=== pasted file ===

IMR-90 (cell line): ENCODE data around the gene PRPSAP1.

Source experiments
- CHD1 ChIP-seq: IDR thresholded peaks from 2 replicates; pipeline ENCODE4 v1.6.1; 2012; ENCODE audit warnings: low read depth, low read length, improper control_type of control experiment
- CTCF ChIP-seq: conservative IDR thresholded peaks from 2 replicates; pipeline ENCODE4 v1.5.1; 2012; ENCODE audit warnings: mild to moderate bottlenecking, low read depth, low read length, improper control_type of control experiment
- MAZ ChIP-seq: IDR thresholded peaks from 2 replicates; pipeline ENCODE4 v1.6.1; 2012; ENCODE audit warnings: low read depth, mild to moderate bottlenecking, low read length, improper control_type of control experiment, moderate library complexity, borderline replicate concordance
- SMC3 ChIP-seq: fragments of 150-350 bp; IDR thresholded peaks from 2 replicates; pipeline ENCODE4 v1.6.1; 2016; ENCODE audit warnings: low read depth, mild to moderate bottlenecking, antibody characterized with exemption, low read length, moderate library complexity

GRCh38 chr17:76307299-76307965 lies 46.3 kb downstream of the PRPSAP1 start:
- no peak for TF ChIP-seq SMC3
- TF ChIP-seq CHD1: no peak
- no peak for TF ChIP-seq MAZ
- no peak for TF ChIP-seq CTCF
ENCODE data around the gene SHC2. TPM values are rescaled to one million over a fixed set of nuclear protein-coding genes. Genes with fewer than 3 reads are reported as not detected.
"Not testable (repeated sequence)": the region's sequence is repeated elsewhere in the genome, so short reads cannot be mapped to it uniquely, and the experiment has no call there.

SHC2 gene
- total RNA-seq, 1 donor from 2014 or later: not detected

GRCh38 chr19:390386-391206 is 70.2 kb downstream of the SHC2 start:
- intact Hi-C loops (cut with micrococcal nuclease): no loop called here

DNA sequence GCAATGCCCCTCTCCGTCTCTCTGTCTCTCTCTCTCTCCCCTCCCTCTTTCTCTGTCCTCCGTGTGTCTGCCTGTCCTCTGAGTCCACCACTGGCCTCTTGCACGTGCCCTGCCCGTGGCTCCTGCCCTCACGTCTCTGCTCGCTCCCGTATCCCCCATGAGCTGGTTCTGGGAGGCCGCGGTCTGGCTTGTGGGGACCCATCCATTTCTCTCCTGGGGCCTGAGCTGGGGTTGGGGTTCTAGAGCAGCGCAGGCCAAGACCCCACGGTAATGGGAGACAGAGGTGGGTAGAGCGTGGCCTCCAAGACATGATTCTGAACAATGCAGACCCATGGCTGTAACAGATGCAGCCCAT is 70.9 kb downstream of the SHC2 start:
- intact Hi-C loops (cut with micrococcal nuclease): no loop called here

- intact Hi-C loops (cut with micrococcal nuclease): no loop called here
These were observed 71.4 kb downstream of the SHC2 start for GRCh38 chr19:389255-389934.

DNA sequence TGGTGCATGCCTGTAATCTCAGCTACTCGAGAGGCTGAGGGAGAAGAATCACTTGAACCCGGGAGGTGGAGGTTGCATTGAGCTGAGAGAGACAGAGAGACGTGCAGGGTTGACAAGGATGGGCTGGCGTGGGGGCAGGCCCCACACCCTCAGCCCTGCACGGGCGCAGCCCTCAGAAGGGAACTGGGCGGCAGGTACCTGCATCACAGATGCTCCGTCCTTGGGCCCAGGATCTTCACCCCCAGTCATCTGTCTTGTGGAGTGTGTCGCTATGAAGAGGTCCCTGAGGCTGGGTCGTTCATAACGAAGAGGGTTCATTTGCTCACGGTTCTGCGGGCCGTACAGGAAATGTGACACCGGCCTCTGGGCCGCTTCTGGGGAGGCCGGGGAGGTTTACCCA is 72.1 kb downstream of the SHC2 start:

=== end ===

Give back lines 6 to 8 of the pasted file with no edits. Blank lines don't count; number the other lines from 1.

- SMC3 ChIP-seq: fragments of 150-350 bp; IDR thresholded peaks from 2 replicates; pipeline ENCODE4 v1.6.1; 2016; ENCODE audit warnings: low read depth, mild to moderate bottlenecking, antibody characterized with exemption, low read length, moderate library complexity

GRCh38 chr17:76307299-76307965 lies 46.3 kb downstream of the PRPSAP1 start:
- no peak for TF ChIP-seq SMC3